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After the divorce proceeding

Divorce can be one of the most stressful life experiences for many obvious reasons. Once the proceeding is completed and a Judgment for Dissolution has been entered ending the legal relationship, take the time to process what just transpired and allow yourself to heal. After that much-needed recovery time, consider the following to ensure you are on a path of restoration with all your personal affairs:

Update or create your estate plan.

Perhaps you and your former spouse had an estate plan created when you were married. While those documents are still valid, they likely reference your spouse as a beneficiary, trustee, executor or agent to act on your behalf if you become physically or mentally incapacitated or die. Amendments should be made to reference new individuals. Fiduciaries and beneficiaries should be reviewed and replaced to insure that your post-divorce intentions conform those expressions in your estate plan.  If you do not have previous estate planning, make the time and effort to plan as a priority and rest well knowing that your wishes will be realized should something happen to you.

Ensure your spouse is no longer on your accounts.

The money within any bank accounts was likely divided through a Judgement and Marital Settlement Agreement, but you need to ensure those changes take place. You should close any joint bank or credit card accounts and remove your spouse as an authorized signatory, if applicable, on personal accounts. You should also remove your former spouse as a death beneficiary on any accounts that have been assigned to you through the divorce process whether it is a retirement plan, life insurance or other asset with a death beneficiary designation.  You will not regret the time and effort to make it a priority because to leave it undone is malpractice.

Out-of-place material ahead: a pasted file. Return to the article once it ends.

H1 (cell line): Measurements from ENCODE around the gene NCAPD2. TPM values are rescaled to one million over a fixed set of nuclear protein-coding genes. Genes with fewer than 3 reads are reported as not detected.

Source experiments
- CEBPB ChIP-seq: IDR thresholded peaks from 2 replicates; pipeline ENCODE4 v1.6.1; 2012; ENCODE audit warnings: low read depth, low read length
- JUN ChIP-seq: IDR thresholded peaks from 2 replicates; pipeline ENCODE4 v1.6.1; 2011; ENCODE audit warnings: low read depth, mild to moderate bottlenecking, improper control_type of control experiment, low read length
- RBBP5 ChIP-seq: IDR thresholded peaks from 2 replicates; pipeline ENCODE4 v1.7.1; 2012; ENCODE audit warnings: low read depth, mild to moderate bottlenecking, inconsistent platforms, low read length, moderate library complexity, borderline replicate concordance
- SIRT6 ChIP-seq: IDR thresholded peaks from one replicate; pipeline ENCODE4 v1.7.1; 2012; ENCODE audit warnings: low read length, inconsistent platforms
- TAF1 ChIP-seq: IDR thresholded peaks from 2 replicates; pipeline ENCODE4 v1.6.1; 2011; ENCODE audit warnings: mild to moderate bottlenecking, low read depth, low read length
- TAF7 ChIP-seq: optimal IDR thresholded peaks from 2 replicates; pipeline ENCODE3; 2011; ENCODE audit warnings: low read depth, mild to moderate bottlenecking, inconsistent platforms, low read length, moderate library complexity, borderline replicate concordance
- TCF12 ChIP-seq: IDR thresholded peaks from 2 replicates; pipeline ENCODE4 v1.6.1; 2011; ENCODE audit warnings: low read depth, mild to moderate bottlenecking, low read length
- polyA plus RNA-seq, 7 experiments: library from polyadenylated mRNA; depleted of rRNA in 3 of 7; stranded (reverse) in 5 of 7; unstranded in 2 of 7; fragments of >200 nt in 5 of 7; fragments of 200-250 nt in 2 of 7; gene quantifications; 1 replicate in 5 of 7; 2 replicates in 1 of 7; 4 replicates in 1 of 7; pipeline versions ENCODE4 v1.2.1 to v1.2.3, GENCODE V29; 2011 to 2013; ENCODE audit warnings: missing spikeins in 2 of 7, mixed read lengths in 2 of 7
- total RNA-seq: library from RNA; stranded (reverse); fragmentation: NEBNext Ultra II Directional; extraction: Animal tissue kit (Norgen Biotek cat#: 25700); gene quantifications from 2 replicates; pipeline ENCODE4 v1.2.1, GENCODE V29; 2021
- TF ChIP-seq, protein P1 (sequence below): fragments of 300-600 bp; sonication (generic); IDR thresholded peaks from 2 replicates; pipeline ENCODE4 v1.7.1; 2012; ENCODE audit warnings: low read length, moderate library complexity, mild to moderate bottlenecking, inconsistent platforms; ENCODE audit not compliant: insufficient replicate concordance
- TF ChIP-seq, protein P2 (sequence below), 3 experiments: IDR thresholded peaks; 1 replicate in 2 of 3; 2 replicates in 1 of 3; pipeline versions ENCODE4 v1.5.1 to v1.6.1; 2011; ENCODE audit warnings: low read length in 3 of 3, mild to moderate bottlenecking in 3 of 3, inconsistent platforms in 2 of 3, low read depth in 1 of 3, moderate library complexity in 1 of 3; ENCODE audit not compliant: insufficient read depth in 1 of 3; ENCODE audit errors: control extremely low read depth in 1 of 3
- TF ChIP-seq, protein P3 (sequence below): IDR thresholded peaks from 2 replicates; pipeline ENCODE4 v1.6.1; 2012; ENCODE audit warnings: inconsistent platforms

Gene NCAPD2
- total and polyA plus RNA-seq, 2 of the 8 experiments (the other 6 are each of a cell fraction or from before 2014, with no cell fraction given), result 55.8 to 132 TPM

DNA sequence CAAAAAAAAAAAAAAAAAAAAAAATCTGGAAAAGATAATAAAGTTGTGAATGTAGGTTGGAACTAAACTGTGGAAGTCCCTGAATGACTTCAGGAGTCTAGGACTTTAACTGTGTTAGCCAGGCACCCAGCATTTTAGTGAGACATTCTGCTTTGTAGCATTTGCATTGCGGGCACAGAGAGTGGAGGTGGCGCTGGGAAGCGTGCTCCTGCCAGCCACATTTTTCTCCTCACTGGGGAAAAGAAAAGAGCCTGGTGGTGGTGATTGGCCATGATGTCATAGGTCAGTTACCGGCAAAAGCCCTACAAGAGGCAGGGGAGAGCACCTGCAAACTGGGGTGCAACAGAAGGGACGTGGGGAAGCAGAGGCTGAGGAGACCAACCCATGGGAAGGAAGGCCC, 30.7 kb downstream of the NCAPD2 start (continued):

Re-title vehicles, homes, and other assets.

The determination on what happens to property like a marital residence or vehicles is often outlined in a Marital Settlement Agreement, but it is your responsibility to properly remove your former spouse from ownership through a Quit Claim Deed or title transfer. Depending on the type of asset, it may be in your best interest to consult an attorney to determine if a trust based or joint ownership should be pursued. When determining a strategic approach to retitling assets, it is important to have a list of total assets and values. Not only is retitling assets necessary after a divorce, but it becomes crucial along with a well-designed estate plan, in avoiding probate.

Each relationship is different therefore making a divorce proceeding unique. The list above is certainly not inclusive of all tasks, but the ones we feel are most important to protect you.

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